Hemophilia is a bleeding disorder caused by a deficiency in one of two blood clotting factors: factor VIII (Hemophilia A) or factor IX (Hemophilia B). Symptoms can range from very mild, which may go undiagnosed, to severe. People with mild hemophilia may bleed more than expected after surgery, dental extractions, or a major injury. They have few unprovoked bleeding episodes, but surgery or injury may cause uncontrolled and fatal bleeding. When the clotting activity is less than 1 percent of normal, hemophilia is severe. Serious episodes of bleeding occur and recur for no apparent reason.
In severe hemophilia, the first bleeding episode often occurs during or immediately after delivery. The infant may develop a collection of blood under the scalp (cephalhematoma) or may bleed excessively during circumcision. A bleeding episode generally occurs before 18 months of age and may follow a minor injury. A child who has hemophilia bruises easily. Even an injection into a muscle can cause bleeding that results in a large bruise and hematoma. Recurring bleeding into the joints and muscles can lead to crippling deformities. Bleeding can swell the base of the tongue until it blocks the airway, making breathing difficult. A slight bump on the head can trigger substantial bleeding in the brain or between the brain and the skull, causing brain damage and death.
Severe forms of hemophilia usually present with bleeding early after delivery, mild forms may not present until bleeding with a surgical procedure or during bleeding risk screening. The blood test called the PTT is useful for moderate to severe hemophilia. Specific blood tests for the factor VII or IX levels are then performed. Sometimes the disorder von Willebrand disease can resemble hemophilia and tests for the von Willebrand protein are also checked. Finally, once established, tests may be done for inhibitors to these proteins and sequencing tests may be performed to identify the specific genetic effect. The doctors at Seattle Cancer Care Alliance work closely with the doctors at Seattle Children's and the Puget Sound Blood Center Hemophilia Clinic in diagnosing and managing treatments.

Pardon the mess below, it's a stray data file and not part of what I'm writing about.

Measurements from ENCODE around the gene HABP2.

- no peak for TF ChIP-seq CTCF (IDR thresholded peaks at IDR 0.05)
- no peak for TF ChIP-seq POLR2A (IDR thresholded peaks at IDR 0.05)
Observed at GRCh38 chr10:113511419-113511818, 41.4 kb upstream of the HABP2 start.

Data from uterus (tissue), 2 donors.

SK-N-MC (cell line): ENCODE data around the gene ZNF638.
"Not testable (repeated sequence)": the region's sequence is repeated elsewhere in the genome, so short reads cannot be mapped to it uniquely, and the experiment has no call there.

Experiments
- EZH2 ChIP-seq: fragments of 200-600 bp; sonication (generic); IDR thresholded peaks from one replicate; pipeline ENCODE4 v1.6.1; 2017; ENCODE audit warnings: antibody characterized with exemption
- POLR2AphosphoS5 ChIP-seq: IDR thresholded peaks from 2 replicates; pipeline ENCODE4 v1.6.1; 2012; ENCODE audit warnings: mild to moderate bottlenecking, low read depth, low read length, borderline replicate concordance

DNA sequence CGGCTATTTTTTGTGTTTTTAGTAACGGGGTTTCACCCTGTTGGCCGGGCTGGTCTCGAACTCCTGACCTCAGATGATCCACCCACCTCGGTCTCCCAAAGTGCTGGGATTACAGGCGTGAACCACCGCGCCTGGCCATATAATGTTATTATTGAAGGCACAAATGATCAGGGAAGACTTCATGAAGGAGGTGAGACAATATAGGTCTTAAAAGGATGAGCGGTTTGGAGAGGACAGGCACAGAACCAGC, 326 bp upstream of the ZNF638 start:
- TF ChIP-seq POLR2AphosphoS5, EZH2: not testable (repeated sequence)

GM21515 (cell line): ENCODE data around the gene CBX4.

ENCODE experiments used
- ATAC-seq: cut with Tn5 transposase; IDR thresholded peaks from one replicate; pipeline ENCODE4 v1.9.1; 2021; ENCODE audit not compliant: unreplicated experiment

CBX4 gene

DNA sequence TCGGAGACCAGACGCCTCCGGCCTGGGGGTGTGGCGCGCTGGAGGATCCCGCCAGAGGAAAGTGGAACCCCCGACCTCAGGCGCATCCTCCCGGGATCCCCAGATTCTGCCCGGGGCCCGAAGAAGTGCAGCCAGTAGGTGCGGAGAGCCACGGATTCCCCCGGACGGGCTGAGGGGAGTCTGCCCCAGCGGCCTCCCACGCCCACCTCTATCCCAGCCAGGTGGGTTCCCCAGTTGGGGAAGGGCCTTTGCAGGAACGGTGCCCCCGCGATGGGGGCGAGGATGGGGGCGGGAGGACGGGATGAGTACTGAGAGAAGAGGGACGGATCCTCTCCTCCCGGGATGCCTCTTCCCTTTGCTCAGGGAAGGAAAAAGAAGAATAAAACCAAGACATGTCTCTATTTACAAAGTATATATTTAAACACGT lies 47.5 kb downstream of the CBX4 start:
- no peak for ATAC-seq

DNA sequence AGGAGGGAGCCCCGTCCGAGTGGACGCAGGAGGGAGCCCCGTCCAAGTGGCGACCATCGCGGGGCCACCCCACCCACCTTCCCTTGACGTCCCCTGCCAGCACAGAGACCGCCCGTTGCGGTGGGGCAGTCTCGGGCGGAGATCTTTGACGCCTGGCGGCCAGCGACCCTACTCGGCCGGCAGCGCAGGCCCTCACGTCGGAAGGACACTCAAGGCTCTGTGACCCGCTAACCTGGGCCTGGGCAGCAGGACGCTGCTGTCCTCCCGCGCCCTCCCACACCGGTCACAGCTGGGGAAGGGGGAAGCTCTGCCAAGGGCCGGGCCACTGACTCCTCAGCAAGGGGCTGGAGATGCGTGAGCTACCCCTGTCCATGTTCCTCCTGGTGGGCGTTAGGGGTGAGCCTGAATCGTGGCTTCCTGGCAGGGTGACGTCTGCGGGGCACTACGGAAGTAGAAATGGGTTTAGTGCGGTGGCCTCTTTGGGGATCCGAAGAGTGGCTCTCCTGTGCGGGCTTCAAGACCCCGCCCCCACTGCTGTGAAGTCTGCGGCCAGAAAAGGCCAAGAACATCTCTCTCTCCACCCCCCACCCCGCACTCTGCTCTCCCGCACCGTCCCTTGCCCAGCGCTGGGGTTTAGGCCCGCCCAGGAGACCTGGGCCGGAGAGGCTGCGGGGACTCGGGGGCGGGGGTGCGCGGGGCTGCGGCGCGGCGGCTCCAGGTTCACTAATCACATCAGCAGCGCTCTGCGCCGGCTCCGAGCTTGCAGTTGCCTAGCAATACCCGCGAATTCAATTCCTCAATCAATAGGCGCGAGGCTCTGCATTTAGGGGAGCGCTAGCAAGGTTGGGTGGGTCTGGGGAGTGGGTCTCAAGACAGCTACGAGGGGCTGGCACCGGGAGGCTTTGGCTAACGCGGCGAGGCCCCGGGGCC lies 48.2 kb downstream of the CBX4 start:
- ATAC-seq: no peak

People who have hemophilia should avoid situations that might provoke bleeding and should avoid drugs that interfere with the function of platelets, like aspirin. They should take special care of their teeth to avoid extractions. If people who have milder forms of hemophilia need to have dental or other surgery, drugs may be given to improve temporarily the body's ability to control bleeding so that transfusions can be avoided.
Treatment for hemophilia often involves transfusions to replace the deficient clotting factor. These factors are normally in the liquid component of blood (plasma). Clotting factors may be obtained from donated blood by concentrating or purifying them from plasma products, or they may be produced using special technological procedures. Clotting factors may also be used to prevent bleeding before surgery or at the first sign of bleeding.
Some people with hemophilia develop antibodies to transfused clotting factors, which destroy the factors. As a result, factor replacement therapy becomes less effective. If antibodies are detected in the blood of a person with hemophilia, the dosage may be increased, or different types of clotting factors or drugs may be needed to reduce the antibody levels.